Lined up at Customer Service are all the people who have missed connecting flights this evening; there are plenty of US and only one of THEM (meaning United Customer Service). I wait in line a full 1 1/2 hours before I get to talk to the one United employee manning the desk. She tells me I’ll be staying overnight in the Holiday Inn Quebec Street and I can take an 11 a.m. plane to Burbank on Friday. She then directs me to the hotel shuttle outdoors. I ask if the airline will bear the cost for this unplanned layover and she tells me it depends on what our delay is coded. Apparently if it was coded “delayed due to weather,” the airline would not have been responsible! My flight must have been coded something else, because in fact, United did pay for my hotel room and gave me meal vouchers as well. Ah, redemption.
When I get out to the shuttle, for some bizarre reason I tell the shuttle driver I’m looking for the Queen of Sheba Hotel. They all look puzzled until I look at the voucher and find it’s instead the Holiday Inn! Where on earth did I get that?
The Holiday Inn Quebec Street is actually quite expansive, modern and comfortable, even a little artsy, with a huge open lobby where you can look over the interior from the hallway/balcony outside each room. The breakfast buffet is delicious, especially the omelet with cheese, avocado and tomatillo sauce.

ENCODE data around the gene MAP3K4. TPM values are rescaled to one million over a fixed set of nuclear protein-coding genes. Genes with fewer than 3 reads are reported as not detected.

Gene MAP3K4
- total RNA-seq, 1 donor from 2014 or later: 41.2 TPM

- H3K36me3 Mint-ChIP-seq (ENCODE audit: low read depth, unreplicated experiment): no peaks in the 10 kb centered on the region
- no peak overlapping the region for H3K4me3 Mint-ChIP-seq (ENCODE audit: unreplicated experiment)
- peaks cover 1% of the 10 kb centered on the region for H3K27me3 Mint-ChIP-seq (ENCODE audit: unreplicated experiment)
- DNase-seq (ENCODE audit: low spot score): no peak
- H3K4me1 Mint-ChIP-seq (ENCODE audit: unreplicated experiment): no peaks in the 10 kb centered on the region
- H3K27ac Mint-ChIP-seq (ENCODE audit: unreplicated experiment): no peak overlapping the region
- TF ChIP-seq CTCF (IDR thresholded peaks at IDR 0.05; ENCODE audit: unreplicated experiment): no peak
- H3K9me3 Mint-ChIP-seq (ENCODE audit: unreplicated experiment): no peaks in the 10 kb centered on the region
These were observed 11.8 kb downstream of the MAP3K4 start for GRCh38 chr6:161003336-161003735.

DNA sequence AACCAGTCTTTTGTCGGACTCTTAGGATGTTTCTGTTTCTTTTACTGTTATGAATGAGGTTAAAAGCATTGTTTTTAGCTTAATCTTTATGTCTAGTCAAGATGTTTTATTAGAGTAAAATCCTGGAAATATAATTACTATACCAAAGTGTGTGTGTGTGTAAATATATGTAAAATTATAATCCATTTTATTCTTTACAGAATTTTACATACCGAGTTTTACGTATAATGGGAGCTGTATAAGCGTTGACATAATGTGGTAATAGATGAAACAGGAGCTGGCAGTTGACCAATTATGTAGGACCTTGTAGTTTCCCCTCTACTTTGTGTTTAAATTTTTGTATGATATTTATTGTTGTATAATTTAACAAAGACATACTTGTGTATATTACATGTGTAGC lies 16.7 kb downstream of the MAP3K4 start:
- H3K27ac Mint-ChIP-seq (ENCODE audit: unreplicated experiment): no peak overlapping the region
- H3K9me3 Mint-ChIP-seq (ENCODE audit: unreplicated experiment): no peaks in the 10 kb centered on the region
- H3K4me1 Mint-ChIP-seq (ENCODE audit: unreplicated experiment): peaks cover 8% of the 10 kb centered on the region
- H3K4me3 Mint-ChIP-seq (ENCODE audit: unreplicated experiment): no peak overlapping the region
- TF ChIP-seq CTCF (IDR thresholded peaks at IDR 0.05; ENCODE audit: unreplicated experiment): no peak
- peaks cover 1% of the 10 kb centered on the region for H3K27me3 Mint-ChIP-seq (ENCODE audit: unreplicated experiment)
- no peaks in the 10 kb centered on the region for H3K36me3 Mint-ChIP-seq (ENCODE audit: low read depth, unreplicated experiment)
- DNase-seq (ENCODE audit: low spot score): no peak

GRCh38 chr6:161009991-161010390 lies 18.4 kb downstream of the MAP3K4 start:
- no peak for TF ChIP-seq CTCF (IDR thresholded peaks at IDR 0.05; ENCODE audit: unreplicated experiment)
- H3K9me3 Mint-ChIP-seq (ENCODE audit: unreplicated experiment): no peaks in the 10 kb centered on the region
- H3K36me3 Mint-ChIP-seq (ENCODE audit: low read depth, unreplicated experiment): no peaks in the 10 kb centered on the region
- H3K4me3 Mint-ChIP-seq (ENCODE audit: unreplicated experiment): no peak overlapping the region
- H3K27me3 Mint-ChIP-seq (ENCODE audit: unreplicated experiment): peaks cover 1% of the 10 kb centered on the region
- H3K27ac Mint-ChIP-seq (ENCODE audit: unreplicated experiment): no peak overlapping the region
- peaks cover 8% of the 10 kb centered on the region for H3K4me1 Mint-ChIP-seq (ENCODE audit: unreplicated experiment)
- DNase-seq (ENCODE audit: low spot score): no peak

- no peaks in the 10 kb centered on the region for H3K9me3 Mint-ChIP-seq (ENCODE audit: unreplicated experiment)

The shuttle deposits me back at the airport by 9:00, and our flight leaves right on time.
I’m excited during the flight to see the snow-covered Rocky Mountains down below; I wouldn’t have seen them if I had been on my night flight.
When I arrive in Burbank at 1:50 p.m., my suitcase is nowhere to be found. Research shows it went to San Francisco, and a flight is expected later that afternoon which can reunite me with my bag. I give my sister’s address, and head to the curbside where she picks me up in her nifty little Fiat.
We make a stop at her house, drop off my carry-on bag, meet her dogs, and then head out for sushi at Akari Sushi.
We share a Sunset Roll (sweet combination of shrimp tempura, freshwater eel, avocado, and crunchy powder drizzled with sweet sauce for perfection) and a Fire Dragon (tempura white fish & avocado with spicy tuna on top drizzled with a special sauce), accompanied by Sapporo and warm saké.
I’m of course worried that my bag won’t show up as promised, but I can’t sit around waiting at her house. Stephanie wants to see The Invisible Woman, a film about a complex love affair between Charles Dickens and a young actress named Nelly. We go downtown to the Sundance Sunset Cinema in West Hollywood. Where better to see a movie than in the land where movies are made? I find the movie ultimately unsatisfying, but our dinner of Japanese small dishes at Nanbankan on Santa Monica Boulevard more than makes up for it. More Sapporo doesn’t hurt.
Here is my artistic sister’s homage to our day. I adore her lists accompanied by paintings from her journals.